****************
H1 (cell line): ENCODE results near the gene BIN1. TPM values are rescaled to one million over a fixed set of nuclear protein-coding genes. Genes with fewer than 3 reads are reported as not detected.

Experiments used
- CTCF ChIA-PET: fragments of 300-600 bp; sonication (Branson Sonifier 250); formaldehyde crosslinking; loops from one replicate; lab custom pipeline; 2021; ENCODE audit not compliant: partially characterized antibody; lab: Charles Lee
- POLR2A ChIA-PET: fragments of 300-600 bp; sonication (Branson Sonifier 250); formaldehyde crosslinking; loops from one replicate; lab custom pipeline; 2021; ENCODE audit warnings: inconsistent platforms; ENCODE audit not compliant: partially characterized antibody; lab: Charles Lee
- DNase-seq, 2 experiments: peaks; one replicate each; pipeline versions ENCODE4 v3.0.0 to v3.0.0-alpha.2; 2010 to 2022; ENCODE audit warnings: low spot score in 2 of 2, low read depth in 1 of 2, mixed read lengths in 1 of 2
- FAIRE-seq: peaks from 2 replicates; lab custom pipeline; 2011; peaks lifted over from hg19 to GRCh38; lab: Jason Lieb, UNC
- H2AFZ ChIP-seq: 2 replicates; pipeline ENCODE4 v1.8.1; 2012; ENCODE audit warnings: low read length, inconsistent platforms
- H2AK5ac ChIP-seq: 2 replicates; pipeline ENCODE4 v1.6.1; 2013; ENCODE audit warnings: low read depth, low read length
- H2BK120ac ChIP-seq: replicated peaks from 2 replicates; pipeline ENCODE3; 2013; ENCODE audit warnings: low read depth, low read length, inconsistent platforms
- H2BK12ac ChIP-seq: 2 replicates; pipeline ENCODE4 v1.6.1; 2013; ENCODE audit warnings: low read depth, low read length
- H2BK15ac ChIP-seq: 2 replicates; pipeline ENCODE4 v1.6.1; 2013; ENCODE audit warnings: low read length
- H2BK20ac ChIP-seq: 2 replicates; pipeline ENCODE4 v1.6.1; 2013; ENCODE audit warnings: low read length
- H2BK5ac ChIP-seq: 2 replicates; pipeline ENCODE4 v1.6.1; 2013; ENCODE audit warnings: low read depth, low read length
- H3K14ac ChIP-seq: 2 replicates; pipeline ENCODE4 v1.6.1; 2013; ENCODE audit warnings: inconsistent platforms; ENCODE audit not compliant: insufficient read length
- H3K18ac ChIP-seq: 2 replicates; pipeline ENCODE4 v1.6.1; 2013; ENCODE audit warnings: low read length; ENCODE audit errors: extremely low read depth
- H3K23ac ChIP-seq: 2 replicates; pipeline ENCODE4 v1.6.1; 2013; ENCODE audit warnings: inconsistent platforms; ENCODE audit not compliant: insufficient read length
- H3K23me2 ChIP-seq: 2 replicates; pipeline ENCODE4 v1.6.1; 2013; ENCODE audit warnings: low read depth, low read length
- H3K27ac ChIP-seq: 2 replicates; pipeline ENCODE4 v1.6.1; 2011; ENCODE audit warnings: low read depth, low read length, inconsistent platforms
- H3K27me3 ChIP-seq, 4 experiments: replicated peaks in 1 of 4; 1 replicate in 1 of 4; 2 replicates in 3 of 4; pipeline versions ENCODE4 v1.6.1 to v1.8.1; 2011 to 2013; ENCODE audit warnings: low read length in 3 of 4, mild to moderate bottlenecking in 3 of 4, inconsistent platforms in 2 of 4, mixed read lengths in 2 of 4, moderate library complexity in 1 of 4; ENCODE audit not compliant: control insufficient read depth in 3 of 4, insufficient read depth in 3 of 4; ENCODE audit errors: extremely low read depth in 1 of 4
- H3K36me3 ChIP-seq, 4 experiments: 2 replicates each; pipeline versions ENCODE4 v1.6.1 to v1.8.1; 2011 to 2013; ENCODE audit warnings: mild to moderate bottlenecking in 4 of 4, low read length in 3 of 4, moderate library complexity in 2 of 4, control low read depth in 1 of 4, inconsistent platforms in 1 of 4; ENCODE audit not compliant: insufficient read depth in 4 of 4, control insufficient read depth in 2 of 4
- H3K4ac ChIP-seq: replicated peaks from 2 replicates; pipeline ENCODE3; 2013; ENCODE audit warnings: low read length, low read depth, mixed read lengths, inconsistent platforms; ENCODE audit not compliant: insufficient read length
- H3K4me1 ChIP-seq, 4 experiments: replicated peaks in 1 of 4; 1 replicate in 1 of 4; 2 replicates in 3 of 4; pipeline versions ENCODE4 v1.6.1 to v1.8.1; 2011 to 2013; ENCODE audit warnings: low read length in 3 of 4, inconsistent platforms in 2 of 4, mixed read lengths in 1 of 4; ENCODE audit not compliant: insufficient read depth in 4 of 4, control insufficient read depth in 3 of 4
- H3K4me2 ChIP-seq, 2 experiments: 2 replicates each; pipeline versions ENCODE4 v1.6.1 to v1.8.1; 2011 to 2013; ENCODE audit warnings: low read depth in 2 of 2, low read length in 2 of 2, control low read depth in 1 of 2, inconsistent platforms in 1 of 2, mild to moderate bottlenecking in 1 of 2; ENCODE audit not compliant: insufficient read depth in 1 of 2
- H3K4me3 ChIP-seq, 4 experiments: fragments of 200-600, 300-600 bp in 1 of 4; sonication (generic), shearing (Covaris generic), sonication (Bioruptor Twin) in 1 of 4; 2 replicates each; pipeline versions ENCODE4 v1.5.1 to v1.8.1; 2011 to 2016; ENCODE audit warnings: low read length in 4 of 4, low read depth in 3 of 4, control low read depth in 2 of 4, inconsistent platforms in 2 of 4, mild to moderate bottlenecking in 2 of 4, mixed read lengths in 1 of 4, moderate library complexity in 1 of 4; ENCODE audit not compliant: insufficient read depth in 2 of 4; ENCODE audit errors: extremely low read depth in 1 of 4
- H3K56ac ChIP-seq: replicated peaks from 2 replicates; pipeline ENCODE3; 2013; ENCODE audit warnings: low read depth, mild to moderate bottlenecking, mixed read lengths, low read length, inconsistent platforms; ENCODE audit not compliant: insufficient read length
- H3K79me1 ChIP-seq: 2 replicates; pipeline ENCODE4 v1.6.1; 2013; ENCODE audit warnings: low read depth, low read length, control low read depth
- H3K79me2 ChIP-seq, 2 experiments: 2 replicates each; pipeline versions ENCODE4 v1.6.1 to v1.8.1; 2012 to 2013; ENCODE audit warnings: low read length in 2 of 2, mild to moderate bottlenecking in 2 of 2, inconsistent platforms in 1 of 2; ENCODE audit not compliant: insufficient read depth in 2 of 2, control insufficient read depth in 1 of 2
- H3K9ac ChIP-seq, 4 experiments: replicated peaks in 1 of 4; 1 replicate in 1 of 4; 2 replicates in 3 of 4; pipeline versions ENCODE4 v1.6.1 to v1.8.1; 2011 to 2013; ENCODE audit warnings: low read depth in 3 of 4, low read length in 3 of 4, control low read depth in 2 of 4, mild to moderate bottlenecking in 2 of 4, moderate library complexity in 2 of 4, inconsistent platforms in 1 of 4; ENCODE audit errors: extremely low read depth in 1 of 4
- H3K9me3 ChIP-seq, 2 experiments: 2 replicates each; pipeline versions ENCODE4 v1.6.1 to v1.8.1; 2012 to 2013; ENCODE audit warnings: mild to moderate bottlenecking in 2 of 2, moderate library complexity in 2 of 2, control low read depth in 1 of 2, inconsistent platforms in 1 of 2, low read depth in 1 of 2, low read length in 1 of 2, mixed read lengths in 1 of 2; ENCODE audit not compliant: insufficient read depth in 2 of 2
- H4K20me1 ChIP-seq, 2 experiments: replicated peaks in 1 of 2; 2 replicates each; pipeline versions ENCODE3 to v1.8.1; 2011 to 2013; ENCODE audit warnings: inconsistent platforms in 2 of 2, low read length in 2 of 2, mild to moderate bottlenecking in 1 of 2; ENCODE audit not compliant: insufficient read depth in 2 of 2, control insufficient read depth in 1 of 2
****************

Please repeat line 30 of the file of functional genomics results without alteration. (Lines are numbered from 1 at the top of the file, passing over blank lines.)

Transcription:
- H4K20me1 ChIP-seq, 2 experiments: replicated peaks in 1 of 2; 2 replicates each; pipeline versions ENCODE3 to v1.8.1; 2011 to 2013; ENCODE audit warnings: inconsistent platforms in 2 of 2, low read length in 2 of 2, mild to moderate bottlenecking in 1 of 2; ENCODE audit not compliant: insufficient read depth in 2 of 2, control insufficient read depth in 1 of 2